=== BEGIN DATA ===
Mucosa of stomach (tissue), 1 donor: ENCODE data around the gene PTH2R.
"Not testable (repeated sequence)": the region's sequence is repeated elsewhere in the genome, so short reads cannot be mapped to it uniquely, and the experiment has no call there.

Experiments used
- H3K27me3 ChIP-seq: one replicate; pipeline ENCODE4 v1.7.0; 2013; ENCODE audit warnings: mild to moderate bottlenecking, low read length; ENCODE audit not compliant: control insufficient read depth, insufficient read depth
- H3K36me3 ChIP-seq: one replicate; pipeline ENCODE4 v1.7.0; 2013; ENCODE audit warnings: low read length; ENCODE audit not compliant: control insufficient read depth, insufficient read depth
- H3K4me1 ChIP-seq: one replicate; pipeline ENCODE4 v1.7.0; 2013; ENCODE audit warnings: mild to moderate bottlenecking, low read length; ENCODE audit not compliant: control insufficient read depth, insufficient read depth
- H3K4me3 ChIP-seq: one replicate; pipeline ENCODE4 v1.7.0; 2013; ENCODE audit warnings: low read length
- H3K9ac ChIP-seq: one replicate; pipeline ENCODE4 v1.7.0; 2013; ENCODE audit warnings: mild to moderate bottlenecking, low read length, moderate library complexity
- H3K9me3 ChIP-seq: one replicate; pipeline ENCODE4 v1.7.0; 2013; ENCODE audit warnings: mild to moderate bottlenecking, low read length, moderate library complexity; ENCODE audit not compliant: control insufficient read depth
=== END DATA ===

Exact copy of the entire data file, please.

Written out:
Mucosa of stomach (tissue), 1 donor: ENCODE data around the gene PTH2R.
"Not testable (repeated sequence)": the region's sequence is repeated elsewhere in the genome, so short reads cannot be mapped to it uniquely, and the experiment has no call there.

Experiments used
- H3K27me3 ChIP-seq: one replicate; pipeline ENCODE4 v1.7.0; 2013; ENCODE audit warnings: mild to moderate bottlenecking, low read length; ENCODE audit not compliant: control insufficient read depth, insufficient read depth
- H3K36me3 ChIP-seq: one replicate; pipeline ENCODE4 v1.7.0; 2013; ENCODE audit warnings: low read length; ENCODE audit not compliant: control insufficient read depth, insufficient read depth
- H3K4me1 ChIP-seq: one replicate; pipeline ENCODE4 v1.7.0; 2013; ENCODE audit warnings: mild to moderate bottlenecking, low read length; ENCODE audit not compliant: control insufficient read depth, insufficient read depth
- H3K4me3 ChIP-seq: one replicate; pipeline ENCODE4 v1.7.0; 2013; ENCODE audit warnings: low read length
- H3K9ac ChIP-seq: one replicate; pipeline ENCODE4 v1.7.0; 2013; ENCODE audit warnings: mild to moderate bottlenecking, low read length, moderate library complexity
- H3K9me3 ChIP-seq: one replicate; pipeline ENCODE4 v1.7.0; 2013; ENCODE audit warnings: mild to moderate bottlenecking, low read length, moderate library complexity; ENCODE audit not compliant: control insufficient read depth